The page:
Spam, scams, and ransomware; malicious software, viruses, and malware; bad actors, Black Hat hackers, and cyber terrorists… these words are terms for cyber attacks, and they are everywhere in today’s parlance, not just in the technology milieu. So prevalent is this awareness that it now appears in novels, movies, and prime time. The more advances we make to improve our lives with sophisticated technologies, the more equal our efforts need to be to keep us safe. The threats to our critical infrastructures, like the electrical grid, that keep us living and working healthily and happily are real and ones that are a global concern. To allay our fears and address these threats, we turn to the work of the regulatory bodies that make cyber security their top concern.
NERC CIP standards
In North America, we have NERC CIP standards to protect our Bulk Electric System or BES. The North American Electric Reliability Corporation (NERC) Critical Infrastructure Protection (CIP) covers all of the United States and Canada, as well as some parts of Mexico. There are approximately 1700 NERC entities that adhere to the NERC CIP authority. Its mandate is to reduce risks to the electrical grid while maintaining reliability and security. NERC works closely with utility stakeholders to develop these standards and then as a regulatory entity, validates these standards against a utility’s compliance annually. These standards are enforced by law and are part of the governance of each utility’s commitment to protecting the grid. Not without weight, NERC has the authority to impose fines for non-compliance.
The NERC CIP standards are a number of comprehensive requirements that deal with all aspects of security. These include physical access to buildings, substations, and other sensitive areas. It includes the vetting of personnel with both physical and/or virtual access and requires annual training for those with various levels of privileged access. Incident reporting is mandatory and serves as a model for correction and possible updates to standards. The latest sophisticated software tools monitor the grid and the BES assets. Any vendor wishing to do business with a utility must adhere to these standards. Vulnerability exercises are run routinely to uncover any gaps in the protection of the grid. Audits are performed to ensure compliance and provide confidence in the security measures.
All these checks and balances are part of everyday governance at each utility. Further, CIP Itself is subject to oversight by NERC, whose jurisdiction includes users, owners, and operators of the bulk power system serving nearly 400 million people.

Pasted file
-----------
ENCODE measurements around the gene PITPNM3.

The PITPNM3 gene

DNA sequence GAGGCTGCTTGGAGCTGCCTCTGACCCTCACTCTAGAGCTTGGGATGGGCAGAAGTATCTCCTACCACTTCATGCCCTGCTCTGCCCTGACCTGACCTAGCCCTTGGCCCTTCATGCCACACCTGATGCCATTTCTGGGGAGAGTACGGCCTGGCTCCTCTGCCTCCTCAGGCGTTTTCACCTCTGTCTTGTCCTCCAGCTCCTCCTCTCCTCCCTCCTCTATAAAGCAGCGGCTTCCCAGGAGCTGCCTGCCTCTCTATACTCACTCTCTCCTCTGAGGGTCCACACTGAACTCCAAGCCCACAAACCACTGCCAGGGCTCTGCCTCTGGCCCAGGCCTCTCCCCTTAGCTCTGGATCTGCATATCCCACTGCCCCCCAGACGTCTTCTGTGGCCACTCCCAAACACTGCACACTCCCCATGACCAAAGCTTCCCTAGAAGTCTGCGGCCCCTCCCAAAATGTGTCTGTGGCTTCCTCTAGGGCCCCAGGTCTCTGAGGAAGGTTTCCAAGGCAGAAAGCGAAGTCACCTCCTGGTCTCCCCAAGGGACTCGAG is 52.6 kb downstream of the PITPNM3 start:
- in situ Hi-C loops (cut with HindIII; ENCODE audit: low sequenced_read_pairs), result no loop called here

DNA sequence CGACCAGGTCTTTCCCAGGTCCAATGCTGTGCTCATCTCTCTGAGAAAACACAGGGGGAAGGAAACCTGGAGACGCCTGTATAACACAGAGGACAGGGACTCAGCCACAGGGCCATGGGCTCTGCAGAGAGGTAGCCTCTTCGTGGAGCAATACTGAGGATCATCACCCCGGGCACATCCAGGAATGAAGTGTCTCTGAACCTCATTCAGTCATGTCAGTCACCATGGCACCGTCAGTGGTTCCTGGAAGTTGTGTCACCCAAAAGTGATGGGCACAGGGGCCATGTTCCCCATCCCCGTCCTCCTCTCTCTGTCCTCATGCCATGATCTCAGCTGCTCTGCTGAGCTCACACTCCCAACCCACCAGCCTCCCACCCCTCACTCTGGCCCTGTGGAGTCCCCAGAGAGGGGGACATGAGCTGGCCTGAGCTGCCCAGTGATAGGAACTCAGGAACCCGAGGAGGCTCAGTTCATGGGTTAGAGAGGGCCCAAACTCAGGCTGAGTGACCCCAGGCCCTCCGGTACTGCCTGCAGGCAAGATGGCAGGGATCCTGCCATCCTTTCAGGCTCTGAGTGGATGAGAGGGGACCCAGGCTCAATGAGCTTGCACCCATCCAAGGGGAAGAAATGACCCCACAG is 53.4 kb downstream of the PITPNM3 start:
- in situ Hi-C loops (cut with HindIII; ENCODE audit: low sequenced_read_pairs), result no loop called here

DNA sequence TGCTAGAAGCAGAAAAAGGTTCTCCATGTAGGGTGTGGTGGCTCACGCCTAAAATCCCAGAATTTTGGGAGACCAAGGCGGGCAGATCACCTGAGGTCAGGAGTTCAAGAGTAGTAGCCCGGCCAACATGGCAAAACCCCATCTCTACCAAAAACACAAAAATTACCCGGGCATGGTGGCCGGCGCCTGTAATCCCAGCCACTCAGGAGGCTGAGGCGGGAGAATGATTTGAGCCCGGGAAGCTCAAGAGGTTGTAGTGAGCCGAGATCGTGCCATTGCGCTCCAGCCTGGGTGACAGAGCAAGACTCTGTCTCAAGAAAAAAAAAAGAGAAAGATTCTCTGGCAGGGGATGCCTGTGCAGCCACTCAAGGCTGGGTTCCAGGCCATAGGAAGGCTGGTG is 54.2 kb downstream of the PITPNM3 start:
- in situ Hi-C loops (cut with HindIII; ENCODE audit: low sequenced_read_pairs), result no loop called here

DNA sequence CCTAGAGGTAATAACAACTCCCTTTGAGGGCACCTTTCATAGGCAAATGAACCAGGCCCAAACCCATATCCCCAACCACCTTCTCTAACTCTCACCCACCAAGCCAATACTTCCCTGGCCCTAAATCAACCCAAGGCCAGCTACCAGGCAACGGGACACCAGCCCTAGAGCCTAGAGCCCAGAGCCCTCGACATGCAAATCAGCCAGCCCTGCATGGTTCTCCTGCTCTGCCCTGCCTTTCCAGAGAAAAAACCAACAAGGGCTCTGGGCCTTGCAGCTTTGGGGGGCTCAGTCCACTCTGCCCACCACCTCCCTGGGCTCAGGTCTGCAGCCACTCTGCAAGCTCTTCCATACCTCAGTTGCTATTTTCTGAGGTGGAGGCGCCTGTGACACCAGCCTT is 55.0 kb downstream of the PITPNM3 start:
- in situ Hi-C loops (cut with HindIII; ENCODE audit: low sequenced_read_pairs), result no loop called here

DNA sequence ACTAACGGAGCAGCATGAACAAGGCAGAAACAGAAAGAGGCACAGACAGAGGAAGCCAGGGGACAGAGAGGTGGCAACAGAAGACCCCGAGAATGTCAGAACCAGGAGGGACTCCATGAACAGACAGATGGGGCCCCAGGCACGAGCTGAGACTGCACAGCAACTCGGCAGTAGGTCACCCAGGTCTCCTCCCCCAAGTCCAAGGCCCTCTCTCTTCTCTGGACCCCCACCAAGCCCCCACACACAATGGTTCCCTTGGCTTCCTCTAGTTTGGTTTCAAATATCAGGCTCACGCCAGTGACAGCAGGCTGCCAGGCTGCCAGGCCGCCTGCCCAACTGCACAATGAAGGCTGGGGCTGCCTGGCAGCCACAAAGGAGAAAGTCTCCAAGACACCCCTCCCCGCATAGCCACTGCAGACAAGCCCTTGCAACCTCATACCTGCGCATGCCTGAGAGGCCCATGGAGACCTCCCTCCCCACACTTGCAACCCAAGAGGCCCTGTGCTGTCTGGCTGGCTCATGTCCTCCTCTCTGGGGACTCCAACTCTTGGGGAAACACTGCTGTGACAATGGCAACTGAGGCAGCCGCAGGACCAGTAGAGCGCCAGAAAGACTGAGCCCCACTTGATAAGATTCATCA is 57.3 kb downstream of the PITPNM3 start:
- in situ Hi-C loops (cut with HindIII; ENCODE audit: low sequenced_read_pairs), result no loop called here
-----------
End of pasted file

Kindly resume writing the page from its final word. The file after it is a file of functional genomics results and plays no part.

This January, Europe saw the legislation of NIS2, a much beefier and stricter policy than the pre-existing NIS1. All EU member countries must adopt these standards by October 2024. The mission for NIS2 is similar to that of NERC CIP in North America—to ensure enhanced cyber security measures are in place within and between countries. This set of standards is based on advancing both awareness of and protection against cyber security risks. Again, we see a focus on reporting incidents, employing strict access policies, and ensuring physical parameters are safe. As of autumn of 2024, these standards will turn over to national laws, with compliance being mandatory and non-compliance subject to stiff penalties. The EPCIP, the European Programme Critical Infrastructure Protection, creates the overall framework for critical activities as well as oversees NIS2.
Since 2006, other nations have begun their work on developing a strong regulatory response to cyber threats. Countries such as China, Japan, India, South Korea, parts of Africa, APAC, and ASEAN have all got their requirements in place.
In the CIP-06 standard, the focus is very much on educating all staff in working to maintain secure access, data protection, and a safe network. It extends to consultants and vendors doing business with the entities. NIS2 will likely have requirements with a similar focus. Educating ourselves, learning to be vigilant, adhering to the cautions provided to us by training, and using best practices at all times is how we will win this fight. Cyber security is a global concern, and our response must be and is on its way to being a global one.
For information on the grid’s physical security see our two-part blog series between PSC and Barco.